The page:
To Take Flight
By Jack Bogut
Joni and I went to Montana on vacation for two reasons: we wanted to stay up late, eat too much, see almost no television, and spend as much time as we could with relatives and friends; and we needed to scatter part of my Father’s ashes on a golf course.
Dad learned to play golf very late in life when he was 65 years old and would be the first to admit that he was fairly awful at the game. He played left-handed (but was right-handed for everything else), couldn’t hit the ball very far or very straight and was one of the worst putters any of us had ever seen, himself included. But nobody enjoyed the game more than Dad did.
He was not given to profanity but he did deal in creative commentary on both his own game and ours that kept us laughing and off-balance most of the time. This was particularly effective during crucial putts on the “Beer Hole.” A lot of shots were missed because of his mumbled remarks. He also liked to run over your ball with at least one wheel on the golf cart and comment on the depth of the divot, all the while insisting it was “a natural lie” and had to be played from where it was.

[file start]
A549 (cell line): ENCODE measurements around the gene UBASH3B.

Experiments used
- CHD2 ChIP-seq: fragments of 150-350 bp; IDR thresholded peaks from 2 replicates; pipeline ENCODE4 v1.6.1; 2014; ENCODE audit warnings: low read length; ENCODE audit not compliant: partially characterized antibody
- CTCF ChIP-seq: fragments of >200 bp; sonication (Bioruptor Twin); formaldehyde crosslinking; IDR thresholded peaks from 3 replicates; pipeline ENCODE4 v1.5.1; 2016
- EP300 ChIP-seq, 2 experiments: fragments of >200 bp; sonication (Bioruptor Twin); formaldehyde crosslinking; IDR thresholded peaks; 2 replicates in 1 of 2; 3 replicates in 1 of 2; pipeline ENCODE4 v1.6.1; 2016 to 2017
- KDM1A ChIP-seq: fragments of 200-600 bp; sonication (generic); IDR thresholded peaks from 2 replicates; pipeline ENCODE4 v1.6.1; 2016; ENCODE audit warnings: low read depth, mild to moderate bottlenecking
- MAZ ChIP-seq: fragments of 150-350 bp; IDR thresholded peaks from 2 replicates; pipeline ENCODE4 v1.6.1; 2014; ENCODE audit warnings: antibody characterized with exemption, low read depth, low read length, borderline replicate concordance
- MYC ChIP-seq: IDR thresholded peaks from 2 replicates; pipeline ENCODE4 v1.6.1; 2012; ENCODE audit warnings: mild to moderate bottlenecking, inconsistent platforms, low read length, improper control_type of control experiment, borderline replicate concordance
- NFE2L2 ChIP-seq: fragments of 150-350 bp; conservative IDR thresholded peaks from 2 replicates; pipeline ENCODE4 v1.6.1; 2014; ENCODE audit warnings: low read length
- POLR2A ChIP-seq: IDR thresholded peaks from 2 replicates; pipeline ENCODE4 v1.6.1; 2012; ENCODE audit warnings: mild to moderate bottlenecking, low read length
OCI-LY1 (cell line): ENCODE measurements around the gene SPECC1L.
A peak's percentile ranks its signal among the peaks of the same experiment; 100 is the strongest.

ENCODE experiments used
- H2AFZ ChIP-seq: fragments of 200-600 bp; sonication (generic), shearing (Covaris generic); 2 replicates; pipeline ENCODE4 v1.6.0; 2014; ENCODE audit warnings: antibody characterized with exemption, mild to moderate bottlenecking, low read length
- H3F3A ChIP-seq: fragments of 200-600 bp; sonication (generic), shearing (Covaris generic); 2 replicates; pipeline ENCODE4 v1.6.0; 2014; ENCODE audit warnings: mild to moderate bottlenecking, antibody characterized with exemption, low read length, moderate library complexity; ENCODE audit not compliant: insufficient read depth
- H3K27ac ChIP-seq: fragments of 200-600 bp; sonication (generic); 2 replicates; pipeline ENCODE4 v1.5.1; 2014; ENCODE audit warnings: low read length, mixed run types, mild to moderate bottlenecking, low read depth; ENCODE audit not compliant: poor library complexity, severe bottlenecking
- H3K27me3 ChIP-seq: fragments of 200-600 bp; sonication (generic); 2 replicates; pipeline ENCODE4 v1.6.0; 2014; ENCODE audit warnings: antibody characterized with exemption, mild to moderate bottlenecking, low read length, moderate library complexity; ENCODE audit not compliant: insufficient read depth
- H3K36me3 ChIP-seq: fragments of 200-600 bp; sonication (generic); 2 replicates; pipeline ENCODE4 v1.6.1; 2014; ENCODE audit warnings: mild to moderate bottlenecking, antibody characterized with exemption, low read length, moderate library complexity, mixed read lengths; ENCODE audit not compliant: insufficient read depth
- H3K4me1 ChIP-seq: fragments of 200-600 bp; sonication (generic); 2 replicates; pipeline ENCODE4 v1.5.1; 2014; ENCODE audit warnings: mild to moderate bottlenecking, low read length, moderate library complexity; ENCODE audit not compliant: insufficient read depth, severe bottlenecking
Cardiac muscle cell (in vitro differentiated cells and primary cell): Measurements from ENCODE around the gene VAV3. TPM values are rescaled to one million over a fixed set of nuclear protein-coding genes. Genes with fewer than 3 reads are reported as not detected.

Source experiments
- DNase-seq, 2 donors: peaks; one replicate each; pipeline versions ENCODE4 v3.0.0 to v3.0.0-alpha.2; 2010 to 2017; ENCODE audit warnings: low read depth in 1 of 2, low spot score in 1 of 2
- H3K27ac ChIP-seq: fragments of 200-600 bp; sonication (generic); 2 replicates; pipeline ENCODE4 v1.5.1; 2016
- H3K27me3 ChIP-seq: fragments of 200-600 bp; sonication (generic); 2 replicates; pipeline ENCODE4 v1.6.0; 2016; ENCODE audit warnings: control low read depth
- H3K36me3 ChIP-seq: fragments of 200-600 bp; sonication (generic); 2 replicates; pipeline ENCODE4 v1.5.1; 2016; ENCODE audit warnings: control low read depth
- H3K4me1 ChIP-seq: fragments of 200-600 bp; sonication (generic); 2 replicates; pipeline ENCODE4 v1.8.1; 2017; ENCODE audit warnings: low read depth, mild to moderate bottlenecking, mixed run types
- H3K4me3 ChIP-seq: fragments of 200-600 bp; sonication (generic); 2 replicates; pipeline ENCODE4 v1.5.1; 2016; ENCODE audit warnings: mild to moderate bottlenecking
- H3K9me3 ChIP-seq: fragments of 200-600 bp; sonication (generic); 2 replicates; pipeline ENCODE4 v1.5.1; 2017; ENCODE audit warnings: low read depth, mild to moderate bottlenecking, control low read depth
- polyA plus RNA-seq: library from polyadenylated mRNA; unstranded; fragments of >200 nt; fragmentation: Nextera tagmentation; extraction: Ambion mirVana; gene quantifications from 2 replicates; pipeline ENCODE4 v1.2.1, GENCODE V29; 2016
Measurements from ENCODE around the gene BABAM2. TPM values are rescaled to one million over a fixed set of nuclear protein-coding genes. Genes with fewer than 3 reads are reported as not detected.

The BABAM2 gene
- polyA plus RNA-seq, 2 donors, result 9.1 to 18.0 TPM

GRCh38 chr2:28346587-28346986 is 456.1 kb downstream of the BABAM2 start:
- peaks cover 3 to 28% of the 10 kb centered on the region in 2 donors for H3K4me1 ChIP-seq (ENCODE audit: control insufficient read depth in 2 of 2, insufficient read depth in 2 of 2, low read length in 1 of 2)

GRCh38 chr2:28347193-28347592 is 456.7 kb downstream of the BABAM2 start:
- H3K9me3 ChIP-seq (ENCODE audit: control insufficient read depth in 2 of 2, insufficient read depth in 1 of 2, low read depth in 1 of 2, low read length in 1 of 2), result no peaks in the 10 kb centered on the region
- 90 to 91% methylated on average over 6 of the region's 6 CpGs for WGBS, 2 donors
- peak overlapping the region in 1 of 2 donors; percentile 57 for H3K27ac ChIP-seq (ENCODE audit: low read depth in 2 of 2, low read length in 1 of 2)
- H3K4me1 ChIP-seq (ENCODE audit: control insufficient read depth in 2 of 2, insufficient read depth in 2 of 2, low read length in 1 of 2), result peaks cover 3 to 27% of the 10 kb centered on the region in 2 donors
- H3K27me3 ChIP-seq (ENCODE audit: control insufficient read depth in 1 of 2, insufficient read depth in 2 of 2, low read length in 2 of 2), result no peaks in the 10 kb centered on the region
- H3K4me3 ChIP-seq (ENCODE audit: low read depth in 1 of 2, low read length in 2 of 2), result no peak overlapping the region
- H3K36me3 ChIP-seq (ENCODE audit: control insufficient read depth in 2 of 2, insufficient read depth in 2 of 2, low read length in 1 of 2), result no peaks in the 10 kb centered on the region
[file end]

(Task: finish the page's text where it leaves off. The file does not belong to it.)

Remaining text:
Late in his life Dad used either two canes or a walker to get slowly from the golf cart to his ball and the people behind us always seemed to understand, particularly after they met him as they played through our group. He had a way of making friends instantly that I envy to this day.
In answer to my Father’s last request to scatter his ashes, a swarm of eighteen of us—his children, grandchildren and their spouses in varying states of rest and confusion—got a tee time at 6:00 in the morning and took him golfing one more time.
On the first hole, we scattered some of Dad’s ashes about a hundred yards off the tee in the center of the fairway. That would have been a good drive for him and the first time on the short grass in quite a while. Then we scattered some of his ashes in the rough, some in a sand trap, and some in a water hazard because Dad spent a lot of his time getting in and out of each, literally. We also sprinkled some if his ashes in the cup after my nephew sank a forty-footer.
And finally, on the eighteenth hole with a soft morning breeze at our backs, I threw a handful of Dad’s ashes up into the air so that the wind could carry him down the fairway one more time, without his walker or his cane, under his own power, free again from the chains of old age.
At that moment, a flock of birds rose up suddenly from the grass and took off toward the majestic white and gray peaks of Glacier Park. Then a jet roared up into the morning sky from the Kalispell airport and streaked away. We all looked at each other.
Dad was both a free spirit and a pilot. And there they all went…
We didn’t finish the hole.